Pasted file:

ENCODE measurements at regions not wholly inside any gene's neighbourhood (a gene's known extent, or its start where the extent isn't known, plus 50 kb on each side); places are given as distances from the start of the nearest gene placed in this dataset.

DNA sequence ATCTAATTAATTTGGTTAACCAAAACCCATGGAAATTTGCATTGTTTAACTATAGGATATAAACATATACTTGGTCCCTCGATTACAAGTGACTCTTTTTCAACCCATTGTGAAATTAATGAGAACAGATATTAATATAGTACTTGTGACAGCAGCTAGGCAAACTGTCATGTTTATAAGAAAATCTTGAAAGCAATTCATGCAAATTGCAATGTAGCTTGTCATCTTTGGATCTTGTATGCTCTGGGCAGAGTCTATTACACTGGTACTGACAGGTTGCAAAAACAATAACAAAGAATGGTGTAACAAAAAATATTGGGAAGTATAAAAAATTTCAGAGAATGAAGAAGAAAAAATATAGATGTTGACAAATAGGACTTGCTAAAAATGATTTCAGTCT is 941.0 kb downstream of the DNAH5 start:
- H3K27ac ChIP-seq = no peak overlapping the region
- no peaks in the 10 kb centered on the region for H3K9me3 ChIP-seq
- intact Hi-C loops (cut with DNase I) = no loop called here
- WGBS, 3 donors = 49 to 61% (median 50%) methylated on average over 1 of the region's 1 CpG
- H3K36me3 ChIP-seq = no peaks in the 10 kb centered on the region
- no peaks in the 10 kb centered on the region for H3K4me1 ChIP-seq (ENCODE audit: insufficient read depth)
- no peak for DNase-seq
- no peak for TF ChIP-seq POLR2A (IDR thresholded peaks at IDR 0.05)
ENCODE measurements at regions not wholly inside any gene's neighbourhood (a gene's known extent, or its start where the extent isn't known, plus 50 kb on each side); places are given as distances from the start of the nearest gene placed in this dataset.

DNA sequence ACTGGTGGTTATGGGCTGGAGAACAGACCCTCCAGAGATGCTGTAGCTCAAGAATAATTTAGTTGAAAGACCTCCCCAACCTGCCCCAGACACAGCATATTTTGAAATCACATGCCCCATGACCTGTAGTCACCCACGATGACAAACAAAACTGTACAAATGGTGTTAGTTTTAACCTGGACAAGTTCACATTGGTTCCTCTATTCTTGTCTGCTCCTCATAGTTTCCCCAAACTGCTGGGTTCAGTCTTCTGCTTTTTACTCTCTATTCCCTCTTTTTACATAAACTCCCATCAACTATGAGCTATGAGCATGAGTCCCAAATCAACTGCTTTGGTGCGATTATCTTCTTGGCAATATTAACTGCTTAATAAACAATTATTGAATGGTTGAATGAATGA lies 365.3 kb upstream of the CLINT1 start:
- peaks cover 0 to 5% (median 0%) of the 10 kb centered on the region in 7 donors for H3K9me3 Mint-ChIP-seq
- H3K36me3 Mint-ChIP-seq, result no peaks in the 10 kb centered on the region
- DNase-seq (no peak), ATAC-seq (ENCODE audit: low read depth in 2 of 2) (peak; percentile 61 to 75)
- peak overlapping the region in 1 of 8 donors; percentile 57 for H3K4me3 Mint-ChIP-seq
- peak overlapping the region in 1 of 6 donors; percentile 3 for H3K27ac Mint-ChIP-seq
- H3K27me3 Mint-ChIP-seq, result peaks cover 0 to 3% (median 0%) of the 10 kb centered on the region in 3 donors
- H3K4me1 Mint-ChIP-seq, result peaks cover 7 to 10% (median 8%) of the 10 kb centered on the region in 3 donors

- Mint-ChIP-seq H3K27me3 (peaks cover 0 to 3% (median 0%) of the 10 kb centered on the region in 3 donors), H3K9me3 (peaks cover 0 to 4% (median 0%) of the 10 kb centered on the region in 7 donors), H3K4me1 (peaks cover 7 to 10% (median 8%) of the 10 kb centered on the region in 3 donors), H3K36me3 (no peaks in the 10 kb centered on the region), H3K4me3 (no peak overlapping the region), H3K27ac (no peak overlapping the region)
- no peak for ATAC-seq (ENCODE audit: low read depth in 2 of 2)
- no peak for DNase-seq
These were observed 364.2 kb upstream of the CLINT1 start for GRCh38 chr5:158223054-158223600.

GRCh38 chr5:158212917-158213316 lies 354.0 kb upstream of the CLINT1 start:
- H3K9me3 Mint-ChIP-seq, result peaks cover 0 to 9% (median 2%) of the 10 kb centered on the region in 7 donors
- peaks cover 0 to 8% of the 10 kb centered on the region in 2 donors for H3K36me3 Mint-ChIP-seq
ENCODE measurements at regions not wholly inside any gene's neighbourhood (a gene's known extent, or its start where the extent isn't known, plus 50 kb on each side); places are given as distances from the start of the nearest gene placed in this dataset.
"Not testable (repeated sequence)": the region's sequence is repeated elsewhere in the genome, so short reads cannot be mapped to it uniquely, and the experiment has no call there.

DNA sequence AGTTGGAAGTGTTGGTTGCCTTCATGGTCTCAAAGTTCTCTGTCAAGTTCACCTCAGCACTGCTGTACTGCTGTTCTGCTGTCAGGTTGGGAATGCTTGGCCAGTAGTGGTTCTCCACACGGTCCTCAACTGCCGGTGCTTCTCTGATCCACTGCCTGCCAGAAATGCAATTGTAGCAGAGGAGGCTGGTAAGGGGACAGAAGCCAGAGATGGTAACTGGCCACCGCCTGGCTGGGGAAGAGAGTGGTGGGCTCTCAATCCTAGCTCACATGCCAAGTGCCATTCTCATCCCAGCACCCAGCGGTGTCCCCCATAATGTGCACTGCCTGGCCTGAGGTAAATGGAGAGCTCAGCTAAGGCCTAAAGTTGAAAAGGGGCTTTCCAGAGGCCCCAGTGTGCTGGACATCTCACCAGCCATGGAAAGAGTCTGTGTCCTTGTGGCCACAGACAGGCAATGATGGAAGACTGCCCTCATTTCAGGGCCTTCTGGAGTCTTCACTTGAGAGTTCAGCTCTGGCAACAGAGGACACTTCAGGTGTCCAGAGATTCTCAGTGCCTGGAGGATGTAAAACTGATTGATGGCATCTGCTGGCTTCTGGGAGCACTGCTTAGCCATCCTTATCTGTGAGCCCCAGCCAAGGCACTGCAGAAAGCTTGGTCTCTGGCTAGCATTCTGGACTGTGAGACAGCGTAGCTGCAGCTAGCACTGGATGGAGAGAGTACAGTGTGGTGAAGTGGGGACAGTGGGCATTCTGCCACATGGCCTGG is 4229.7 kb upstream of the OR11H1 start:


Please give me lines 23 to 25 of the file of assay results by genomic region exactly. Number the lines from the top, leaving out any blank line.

These were observed 364.2 kb upstream of the CLINT1 start for GRCh38 chr5:158223054-158223600.

GRCh38 chr5:158212917-158213316 lies 354.0 kb upstream of the CLINT1 start:
- H3K9me3 Mint-ChIP-seq, result peaks cover 0 to 9% (median 2%) of the 10 kb centered on the region in 7 donors